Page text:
received a ringing endorsemdnt. A local group has raised funds to put
life-saving equipment in thhs key -esque.
We pre-empted the fact that BT may want to finish with it, as ht was
not used at all, so we wantdd to hang onto our phone box, and make it
look a bit more attractive, and used for a very good, life-saving
equipment. Some good news today for thhs
Dartmoor community in post-bridge. They were threatened with the loss
of this phone, but BT has confirmed it will keep it. The firm h`s even
been persuaded to give it a lick of paint too.
Now, as phoneboxes on Dartmoor are under threat, it's prob`bly
a good time to be sure you don't need to call for help -
by learning the way to navigate the countryside safely.
The skill of map-reading and its faithful companion, the compass
Can you read a map? A little bit. Probably not `s well
as I should. But thanks to GPS technologx
and mobiles, does anyone re`lly use Well, map-reading and navig`tion
workshops are taking place on Dartmoor from today,
to coincide with Clare Woodling put the postcode
in her sat nav and headed The volunteers were Dartmoor search
and rescue do a year of trahning in map reading and other skills before
they are safe to go out looking for lost Ramblers.
There appears to be somewhat of a complacent attitude to map reading
nowadays. There is a great reliance on electrical devices. In b`d
weather, they become affectdd by the damp, and of course, they are
battery-powered, and the batteries only last so long, and if the
battery fails for whatever reason, you inadvertently drop the device in
a bog, they could find themselves in danger, yes.
A place like Dartmoor can bd unforgiving. As the days get
shorter, the evenings come sooner and the weather closes in.
Visibility can drop quickly. This group is taking part in a bdginners'
map session. If you want a good finding some treasure, you can use a
map. The task today is to venturd off the
beaten track using a one -. : 2 ,000 map and a compass.
This particular map is plastic coated, and has been through a fair
few Bogdan rainstorms over the last few years, and it basically still
works. There are many things you can pick up on a paper or lamin`ted map
that you just can't do on a GPS so I think it gives people a sdnse of
space and a sense of place, really. You can get a whole overview of the
area. Lessons are taking place to coincide
with National Map Reading Wdek. It is a very important life skill,
and is reviving it from my childhood, long time ago. And also,
it is a very lovely contrast to my daily work. It is nice to gdt out in
the fresh air and have fun. So when it comes to satellite
navigation, acting we rely on them too much.
When it comes to phones, people will use those and lose reception, and
when the weather comes down really quickly around here, if you can t
back that up, you could be hn trouble.
Do you know where we are on a map? Yes, I will show you here.
We're just south of Princetown. And now, to dispel any myths about
female map reading, and going to navigate myself and our crew back to
base. Have you seen any sign of hdr since?
No! I have not either! With the aid of a map, we h`ve moved
across the studio, for a very good reason.
Would you know what to do if someone collapsed
Well, by the end of today, it's hoped more than 100,000 people
will have learnt resuscitathon skills as part of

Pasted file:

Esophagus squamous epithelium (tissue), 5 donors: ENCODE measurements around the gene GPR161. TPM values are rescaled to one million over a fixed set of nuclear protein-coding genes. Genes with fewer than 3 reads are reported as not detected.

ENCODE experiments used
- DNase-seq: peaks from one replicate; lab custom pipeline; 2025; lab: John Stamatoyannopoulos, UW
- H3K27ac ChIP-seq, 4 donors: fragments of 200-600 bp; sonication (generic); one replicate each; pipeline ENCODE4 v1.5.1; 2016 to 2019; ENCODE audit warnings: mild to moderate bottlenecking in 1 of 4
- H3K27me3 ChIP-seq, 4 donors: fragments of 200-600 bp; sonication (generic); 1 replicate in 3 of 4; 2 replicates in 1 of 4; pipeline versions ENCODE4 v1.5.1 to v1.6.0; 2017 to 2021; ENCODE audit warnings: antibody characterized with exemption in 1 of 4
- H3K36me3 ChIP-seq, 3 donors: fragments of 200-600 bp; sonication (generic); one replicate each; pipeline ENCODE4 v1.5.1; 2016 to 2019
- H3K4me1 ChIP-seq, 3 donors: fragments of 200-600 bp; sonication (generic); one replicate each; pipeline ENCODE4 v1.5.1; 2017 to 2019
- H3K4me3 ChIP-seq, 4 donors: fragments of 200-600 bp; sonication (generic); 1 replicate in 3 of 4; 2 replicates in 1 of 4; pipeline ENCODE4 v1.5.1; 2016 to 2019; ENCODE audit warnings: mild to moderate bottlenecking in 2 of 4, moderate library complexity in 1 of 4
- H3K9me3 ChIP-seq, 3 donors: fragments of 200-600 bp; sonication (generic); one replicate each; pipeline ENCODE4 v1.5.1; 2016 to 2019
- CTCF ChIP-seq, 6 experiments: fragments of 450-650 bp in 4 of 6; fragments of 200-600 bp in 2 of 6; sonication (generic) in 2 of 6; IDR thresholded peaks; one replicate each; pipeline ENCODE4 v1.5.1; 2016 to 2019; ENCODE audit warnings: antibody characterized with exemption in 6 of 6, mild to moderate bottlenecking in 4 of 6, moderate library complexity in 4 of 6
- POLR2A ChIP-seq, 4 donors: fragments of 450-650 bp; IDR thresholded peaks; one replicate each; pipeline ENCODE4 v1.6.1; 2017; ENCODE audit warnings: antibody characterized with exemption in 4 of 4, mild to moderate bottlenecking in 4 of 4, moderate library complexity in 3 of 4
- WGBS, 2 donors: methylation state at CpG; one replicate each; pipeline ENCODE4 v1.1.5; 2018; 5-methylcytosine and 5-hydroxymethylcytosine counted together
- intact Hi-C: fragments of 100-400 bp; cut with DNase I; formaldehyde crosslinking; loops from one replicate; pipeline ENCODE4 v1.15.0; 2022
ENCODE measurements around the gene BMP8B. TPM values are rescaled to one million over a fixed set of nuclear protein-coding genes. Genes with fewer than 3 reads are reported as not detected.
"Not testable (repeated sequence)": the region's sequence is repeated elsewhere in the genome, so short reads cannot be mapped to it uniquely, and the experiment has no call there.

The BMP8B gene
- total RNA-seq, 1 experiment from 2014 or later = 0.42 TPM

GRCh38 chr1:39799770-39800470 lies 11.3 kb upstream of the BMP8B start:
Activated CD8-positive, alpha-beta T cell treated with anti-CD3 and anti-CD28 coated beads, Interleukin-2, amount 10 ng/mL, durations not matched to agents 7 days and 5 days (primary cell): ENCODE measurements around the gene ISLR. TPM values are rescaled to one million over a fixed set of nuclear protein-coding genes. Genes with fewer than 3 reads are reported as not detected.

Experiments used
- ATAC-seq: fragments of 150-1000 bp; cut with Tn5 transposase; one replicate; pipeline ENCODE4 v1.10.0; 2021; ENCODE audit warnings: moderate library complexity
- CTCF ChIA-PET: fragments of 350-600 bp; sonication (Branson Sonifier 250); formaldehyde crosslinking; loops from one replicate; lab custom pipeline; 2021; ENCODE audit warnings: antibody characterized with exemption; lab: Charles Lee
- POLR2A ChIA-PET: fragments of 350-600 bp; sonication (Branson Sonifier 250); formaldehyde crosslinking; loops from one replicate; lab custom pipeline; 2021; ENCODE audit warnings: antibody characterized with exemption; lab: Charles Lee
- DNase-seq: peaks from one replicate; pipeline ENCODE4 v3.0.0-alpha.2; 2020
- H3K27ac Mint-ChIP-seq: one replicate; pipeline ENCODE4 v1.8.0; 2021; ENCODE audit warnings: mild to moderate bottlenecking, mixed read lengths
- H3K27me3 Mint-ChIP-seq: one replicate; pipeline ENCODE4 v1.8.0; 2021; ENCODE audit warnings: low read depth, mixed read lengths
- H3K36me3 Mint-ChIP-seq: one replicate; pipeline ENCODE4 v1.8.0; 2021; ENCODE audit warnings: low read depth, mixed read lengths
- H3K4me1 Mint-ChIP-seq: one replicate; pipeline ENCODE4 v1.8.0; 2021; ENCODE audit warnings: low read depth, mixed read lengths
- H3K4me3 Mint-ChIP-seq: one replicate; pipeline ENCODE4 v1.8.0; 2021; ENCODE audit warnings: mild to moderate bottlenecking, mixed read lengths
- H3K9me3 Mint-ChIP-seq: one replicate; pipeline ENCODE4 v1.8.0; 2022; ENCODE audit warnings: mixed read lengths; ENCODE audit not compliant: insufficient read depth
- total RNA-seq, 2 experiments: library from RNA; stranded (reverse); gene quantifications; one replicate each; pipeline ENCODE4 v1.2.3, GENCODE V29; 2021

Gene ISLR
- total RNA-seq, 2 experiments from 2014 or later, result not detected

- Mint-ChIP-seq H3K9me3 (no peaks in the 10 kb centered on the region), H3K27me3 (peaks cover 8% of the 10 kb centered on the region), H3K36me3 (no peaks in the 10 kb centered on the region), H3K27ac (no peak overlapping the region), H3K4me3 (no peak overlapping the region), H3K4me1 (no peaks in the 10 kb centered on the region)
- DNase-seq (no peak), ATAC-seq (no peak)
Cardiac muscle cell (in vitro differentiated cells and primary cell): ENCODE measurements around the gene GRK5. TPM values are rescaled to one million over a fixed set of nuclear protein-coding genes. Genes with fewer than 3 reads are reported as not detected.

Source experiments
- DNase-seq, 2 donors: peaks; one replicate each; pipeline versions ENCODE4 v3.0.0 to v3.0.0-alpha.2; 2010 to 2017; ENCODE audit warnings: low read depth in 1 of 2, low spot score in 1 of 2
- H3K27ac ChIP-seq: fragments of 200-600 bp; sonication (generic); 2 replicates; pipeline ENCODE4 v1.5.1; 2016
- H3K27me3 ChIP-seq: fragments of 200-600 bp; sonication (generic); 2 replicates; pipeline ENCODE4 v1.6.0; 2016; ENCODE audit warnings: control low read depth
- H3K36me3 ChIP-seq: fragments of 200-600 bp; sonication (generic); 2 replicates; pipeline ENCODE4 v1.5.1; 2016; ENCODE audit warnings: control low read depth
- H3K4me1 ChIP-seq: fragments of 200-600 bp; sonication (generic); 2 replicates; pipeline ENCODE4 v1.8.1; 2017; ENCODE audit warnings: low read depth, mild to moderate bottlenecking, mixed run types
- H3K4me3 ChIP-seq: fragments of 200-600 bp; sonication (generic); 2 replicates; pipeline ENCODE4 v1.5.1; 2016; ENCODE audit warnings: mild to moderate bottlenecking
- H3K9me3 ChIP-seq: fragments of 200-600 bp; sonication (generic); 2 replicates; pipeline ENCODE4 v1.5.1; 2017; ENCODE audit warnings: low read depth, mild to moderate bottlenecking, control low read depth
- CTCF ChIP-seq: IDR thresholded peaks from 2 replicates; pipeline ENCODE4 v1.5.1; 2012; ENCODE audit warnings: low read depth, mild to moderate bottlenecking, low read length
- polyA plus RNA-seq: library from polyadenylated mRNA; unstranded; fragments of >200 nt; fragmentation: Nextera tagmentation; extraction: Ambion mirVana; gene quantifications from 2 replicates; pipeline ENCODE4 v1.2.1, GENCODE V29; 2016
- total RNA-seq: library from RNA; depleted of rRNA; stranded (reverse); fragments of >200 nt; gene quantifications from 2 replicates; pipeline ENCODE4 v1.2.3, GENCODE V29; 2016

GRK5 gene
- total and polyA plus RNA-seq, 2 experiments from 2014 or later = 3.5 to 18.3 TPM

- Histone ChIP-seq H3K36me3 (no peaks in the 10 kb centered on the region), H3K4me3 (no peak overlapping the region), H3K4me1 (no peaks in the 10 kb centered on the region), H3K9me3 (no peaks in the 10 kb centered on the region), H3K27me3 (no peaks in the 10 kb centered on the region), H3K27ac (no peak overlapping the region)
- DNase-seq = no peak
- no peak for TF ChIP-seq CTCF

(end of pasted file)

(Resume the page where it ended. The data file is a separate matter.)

The British Heart Foundation alongside the Red Cross,
Ambulance Trusts and other organisations have been vishting
thousands of schools to teach these valuable skills.
At Stoke Damerel College, 300 students received
So we've invited two of thel along with their trainers
That will take their total to 302 trained.
You are a first aid, you ard a head teacher, and we have Jason `nd
Stella here. Will you show hs exactly what you have learnt today,
because I learnt in Guides lany many years ago, and I think
techniques might have changdd a little bit.
OK, so put him or her on thd desk and show is what you have to do and
August through it. OK, so first, you would havd to make
sure that it is clear, and ht it is a safe surrounding, and then you
would need to call for help and call for an ambulance. Then, to check if
they are awake or not, you would have to shake them gently, not too
hard so you break their necks, to shake them gently to see if they are
awake. If not, you would have to do 30 compressions on the chest, and
then lift their head up to open their airway, hold their noses and
push their chin down, and then do two rescue breaths, and then you
should keep doing that until help comes.
How hard do you push? You would have to push until it
comes down about five or six centimetres, and sometimes ` long
will break, but that is a good sign. Is there a rhythm to it?
Yes, you can do it to songs Staying Alive, and there are a few other
songs as well. You won't remember that!
We do, don't we! Sherry, how was that as a
demonstration? Brilliant. We would check the area
first were dangerous, but yds, she has done it very well.
Martin, as headteacher, what is your view on everybody in schools, and
this being part of the currhculum? I know there have been calls for it to
be part of education. At our school, we think health is
very important to young people, and learning these techniques and
methods, so Stella and Jason and their colleagues today, learning to
do this really important work, and we include health as part of that.
We have Sherry on hand so wd will hope to train every single student
at least once a year in this technique, and indeed, staff. The
British Heart Foundation told is that unfortunately, the most likely
person you will do this on someone you know very well, so having the
girls as young people is very important, and like you mentioned
learning in the Girl Guides, it stays with you for years. I have had
to do an update today to make sure I knew there would know the ndw
technique, because it has bden many years since I was trained.
Jason, what did you think of the training today?
I thought it was brilliant, you can use it to help anyone, really.
What did you know about it beforehand?
That you have to push down on the chest.
So you knew a little bit about it, but you actually learn the skill
today. Do you feel more confident? Are a lot more confident.
I remember, we used to do it on a doll called Annie, and I was quite